IRS Form 8854 for US Expats Renouncing American Citizenship
Americans living abroad are still required to file a US tax return, reporting their worldwide income, as well as obey the tax rules in the country where they live.
Many US expat have settled abroad permanently though, and they justifiably wonder why they must continue filing a US tax return every year, even if they don’t pay any US taxes because they claim one or more of the exemptions available to expats, such as the Foreign Earned Income Exclusion or the Foreign Tax Credit, when they file.
As a result, many US expats consider renouncing their American citizenship.
While it’s been widely reported that the numbers of Americans renouncing their US citizenship has risen dramatically over the last few years, the numbers are in fact actually relatively small, at several thousand a year.
This may be because the process isn’t straightforward, and there’s a hefty fee to pay to expatriate too, currently $2,350. On top of this fee, wealthier Americans, as well as those who aren’t up to date with their US tax filing, may also have to pay an exit or expatriation tax, calculated as a percentage of their net worth.
Form 8854 is a filing requirement for expatriating Americans that allows the IRS to determine whether or not to levy this tax.
Renouncing US citizenship is a serious decision, and all the pros and cons should be carefully weighed up before a final decision is taken.
For example, although expatriating lets US expats no longer to have to file US taxes, it may also hinder their ability to visit friends and relatives in the US, which they will subsequently have to do as a foreign national.
There is also the exit fee and potentially the exit tax to consider, which may make the cost and hassle of annual US filing seem more daunting.
“There is considerable talk today about renouncing American citizenship, and the head count is up. Some of it is about family, and about the pressures of America’s global tax reporting and compliance regime, including FATCA (the Foreign Account Tax Compliance Act).”
Another factor may be estate tax liability on US assets, as estate tax is applied to much lower values of assets for non-US citizens.
If you do decide that renouncing your US citizenship is the right course though, here’s how to go about it.
How to renounce US citizenship
The first point to mention is that before you can renounce US citizenship, first you have to be a citizen of another country, so if you aren’t already a foreign citizen, you will have to become one.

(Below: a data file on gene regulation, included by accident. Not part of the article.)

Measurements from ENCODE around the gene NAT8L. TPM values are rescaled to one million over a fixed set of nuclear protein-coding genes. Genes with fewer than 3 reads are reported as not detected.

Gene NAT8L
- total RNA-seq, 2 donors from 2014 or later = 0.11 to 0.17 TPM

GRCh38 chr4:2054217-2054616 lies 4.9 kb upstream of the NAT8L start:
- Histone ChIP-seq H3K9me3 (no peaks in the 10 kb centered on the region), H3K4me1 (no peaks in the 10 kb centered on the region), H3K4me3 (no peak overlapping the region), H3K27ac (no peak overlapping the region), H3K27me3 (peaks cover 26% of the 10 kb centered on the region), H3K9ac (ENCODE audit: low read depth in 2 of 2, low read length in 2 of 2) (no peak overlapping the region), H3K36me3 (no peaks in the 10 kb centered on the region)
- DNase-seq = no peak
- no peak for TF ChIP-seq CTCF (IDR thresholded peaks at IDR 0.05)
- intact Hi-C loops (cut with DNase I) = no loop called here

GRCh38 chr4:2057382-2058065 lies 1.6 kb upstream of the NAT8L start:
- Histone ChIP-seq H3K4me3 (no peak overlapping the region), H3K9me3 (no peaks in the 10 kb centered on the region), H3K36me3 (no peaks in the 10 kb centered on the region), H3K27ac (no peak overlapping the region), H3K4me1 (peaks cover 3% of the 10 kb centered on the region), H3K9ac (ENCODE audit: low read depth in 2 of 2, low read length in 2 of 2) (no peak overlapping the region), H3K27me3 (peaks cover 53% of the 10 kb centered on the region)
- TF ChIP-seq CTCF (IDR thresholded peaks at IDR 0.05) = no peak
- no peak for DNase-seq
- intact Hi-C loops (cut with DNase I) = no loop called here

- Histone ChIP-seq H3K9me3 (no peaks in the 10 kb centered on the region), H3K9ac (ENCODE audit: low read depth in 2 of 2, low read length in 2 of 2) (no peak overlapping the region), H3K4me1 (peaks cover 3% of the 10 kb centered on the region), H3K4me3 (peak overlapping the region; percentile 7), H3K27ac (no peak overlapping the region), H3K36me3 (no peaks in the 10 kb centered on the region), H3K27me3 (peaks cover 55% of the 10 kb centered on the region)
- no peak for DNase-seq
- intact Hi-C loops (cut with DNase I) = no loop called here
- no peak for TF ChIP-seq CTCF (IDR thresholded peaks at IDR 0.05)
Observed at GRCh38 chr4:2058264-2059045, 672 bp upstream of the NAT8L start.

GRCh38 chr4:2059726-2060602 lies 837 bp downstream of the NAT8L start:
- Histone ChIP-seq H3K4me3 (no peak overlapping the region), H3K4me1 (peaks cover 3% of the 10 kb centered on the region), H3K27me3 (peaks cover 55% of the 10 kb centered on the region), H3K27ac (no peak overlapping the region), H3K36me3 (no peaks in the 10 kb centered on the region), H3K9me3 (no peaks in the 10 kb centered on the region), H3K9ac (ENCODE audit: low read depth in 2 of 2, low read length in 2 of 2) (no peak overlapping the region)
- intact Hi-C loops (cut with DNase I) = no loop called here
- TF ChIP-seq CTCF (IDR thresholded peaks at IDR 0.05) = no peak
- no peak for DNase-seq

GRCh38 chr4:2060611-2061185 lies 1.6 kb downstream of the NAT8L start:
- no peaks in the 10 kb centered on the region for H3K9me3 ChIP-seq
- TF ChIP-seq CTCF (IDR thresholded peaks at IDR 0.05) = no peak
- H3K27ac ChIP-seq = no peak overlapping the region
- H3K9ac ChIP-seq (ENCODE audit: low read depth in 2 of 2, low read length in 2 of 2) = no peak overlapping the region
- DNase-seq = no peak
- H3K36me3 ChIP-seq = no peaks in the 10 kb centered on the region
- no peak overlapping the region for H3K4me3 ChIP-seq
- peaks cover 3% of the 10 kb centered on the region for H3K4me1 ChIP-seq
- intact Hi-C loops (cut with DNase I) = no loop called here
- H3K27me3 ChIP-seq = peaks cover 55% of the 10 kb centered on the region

Secondly, you will need to ensure that you are up to date with your US tax filing for the last 5 years, including FBAR filing, as otherwise you will be liable for an exit tax on your assets as well as an exit fee.
If you meet these two conditions, then the next step is to contact your nearest US embassy or consulate to make an appointment with them. They will provide you with the paperwork you need, ensure that you understand the consequences of renouncing US citizenship, and interview you to ensure that your choice is definitely voluntary.
Form 8854 must be filed along with your final US expat tax return.
It is used to determine whether you will be considered a ‘covered expatriate’, and so subject to an expatriation tax.
This exit tax will be applied if:
– your net worth is over $2m
your average tax liability (i.e. how much tax you owed) for the last 5 years was over around $160,000 (the figure is adjusted up a little for inflation each year)
– you haven’t fulfilled all yours US tax filing obligations for the last 5 years
Form 8854 also requests information including what assets you have and how much they’re worth, how you became a US citizen, how much time you spend in the US, and what other citizenships you hold.
We are specialists at helping US expats catch up with their US tax filing, a requirement before renouncing US citizenship for expats wishing to avoid paying an expatriation tax, using the Streamlined Procedure and OVDP IRS amnesty programs. If you require any assistance catching up with your US expat tax filing or renouncing your US citizenship, get in touch and we’ll be happy to help out.